Saturday, March 17, 2007

Sub-prime Loans and the Failure of Credit Welfare
"The idea of making credit card (unsecured) and mortgage (secured) loans available to anyone with bad credit or no credit record in amounts greater than any reasonable, historical measure of credit-worthiness justifies in order to "help" them is a fraud."

I have to admit, with all the gyrations in financial markets and housing I don’t know where to begin these days. I spend most of my time reading news and blogs just to keep up.

I read on itulip yesterday that Greenspan is now spewing contradictory statements to things he said when he was Fed Chairman. The question is: why did we believe him in the first place?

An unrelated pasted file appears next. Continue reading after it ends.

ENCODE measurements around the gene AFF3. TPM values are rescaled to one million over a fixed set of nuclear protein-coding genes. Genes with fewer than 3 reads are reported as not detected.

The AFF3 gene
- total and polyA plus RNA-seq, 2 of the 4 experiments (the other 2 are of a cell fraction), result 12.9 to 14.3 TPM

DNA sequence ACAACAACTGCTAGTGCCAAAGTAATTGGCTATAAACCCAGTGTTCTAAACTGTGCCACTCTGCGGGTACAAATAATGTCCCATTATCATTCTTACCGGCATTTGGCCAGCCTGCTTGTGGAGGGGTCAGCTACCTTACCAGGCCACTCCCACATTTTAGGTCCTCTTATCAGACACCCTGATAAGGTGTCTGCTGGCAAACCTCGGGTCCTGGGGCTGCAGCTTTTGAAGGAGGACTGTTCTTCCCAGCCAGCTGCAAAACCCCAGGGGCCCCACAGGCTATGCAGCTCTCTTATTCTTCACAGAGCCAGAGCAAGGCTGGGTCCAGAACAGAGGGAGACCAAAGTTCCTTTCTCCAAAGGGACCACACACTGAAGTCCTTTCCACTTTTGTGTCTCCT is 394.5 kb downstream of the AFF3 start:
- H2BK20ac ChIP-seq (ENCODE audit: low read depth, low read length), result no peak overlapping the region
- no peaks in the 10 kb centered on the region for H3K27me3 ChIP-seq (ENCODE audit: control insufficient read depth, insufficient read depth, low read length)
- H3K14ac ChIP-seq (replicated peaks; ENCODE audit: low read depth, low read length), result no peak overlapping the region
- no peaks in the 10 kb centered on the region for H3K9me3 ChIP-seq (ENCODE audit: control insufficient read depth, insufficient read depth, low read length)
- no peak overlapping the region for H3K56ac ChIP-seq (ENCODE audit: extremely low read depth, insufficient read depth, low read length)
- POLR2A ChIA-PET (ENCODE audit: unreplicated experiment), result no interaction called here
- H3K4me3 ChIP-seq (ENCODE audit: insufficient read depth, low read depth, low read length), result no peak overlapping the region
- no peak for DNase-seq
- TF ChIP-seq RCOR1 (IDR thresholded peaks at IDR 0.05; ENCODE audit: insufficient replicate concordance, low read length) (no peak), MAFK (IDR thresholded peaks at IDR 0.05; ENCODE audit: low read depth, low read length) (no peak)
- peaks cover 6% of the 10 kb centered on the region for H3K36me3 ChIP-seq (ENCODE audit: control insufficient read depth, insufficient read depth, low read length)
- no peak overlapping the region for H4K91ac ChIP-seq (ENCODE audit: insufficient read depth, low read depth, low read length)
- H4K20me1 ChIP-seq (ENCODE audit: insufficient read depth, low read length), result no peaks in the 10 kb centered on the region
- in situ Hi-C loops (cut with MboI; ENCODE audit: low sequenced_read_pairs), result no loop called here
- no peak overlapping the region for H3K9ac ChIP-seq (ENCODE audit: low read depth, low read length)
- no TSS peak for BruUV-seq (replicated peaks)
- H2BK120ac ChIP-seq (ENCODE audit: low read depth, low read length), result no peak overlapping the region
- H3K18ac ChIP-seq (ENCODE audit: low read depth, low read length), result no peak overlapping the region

O.K., I don’t find it so shocking. A man has to be a little self interested to achieve the kind of power and position Greenspan attained.

The problem however as I see it is, as money became cheap and easy to get, most of us became just as self interested and in many cases down right greedy. As I look around, I see a culture of corruption dominating society. This is not something that will go away if we close or eyes and wish.

Most of us played a part in the current state of the economy, whether we didn’t take the time to understand the loans we were getting into or we were profiting on a rising housing market. There is plenty of blame and denial to go around.

One thing that can’t be denied though: the level of outright corruption in the mortgage industry. I’ve read stories of how people were cheated by predatory mortgage brokers and in some cases it nearly defies belief. Even worse, it illustrates a level of moral decay that is just a little frightening.

The bottom line is however, when the dust settles, who will be left to sweep up?


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